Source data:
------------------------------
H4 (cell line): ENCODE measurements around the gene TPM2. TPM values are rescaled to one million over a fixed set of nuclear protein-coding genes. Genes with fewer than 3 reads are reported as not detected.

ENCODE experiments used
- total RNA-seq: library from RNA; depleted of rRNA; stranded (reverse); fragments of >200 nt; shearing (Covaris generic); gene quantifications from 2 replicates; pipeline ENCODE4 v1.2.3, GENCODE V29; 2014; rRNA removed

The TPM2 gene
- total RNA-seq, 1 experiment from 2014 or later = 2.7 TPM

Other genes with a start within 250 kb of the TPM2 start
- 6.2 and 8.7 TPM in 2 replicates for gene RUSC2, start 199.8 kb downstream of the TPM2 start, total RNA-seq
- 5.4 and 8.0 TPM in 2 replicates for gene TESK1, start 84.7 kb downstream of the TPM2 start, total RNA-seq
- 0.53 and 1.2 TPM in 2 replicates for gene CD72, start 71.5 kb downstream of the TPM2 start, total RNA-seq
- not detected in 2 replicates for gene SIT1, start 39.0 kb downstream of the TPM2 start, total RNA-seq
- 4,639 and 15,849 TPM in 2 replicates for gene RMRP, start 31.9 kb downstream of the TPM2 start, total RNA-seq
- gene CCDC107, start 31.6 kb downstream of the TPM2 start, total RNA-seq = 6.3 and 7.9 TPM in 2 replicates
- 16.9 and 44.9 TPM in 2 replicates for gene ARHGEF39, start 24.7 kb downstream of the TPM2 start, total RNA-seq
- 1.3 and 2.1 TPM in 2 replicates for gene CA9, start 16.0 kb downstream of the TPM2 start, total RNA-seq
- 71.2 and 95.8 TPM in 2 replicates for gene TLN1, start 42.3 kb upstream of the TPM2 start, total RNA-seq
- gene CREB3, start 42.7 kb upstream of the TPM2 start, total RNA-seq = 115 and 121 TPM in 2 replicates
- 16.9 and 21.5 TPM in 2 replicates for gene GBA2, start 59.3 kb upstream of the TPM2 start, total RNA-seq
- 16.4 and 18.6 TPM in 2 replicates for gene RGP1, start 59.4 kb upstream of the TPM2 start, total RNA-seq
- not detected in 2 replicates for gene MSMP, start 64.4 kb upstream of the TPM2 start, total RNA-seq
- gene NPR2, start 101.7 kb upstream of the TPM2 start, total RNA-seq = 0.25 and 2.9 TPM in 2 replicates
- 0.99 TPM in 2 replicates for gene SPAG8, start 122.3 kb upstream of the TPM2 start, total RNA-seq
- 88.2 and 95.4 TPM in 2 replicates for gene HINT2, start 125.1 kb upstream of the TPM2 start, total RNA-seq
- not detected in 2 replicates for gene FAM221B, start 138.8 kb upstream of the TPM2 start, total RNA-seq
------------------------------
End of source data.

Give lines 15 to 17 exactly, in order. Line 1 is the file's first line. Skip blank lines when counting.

- 71.2 and 95.8 TPM in 2 replicates for gene TLN1, start 42.3 kb upstream of the TPM2 start, total RNA-seq
- gene CREB3, start 42.7 kb upstream of the TPM2 start, total RNA-seq = 115 and 121 TPM in 2 replicates
- 16.9 and 21.5 TPM in 2 replicates for gene GBA2, start 59.3 kb upstream of the TPM2 start, total RNA-seq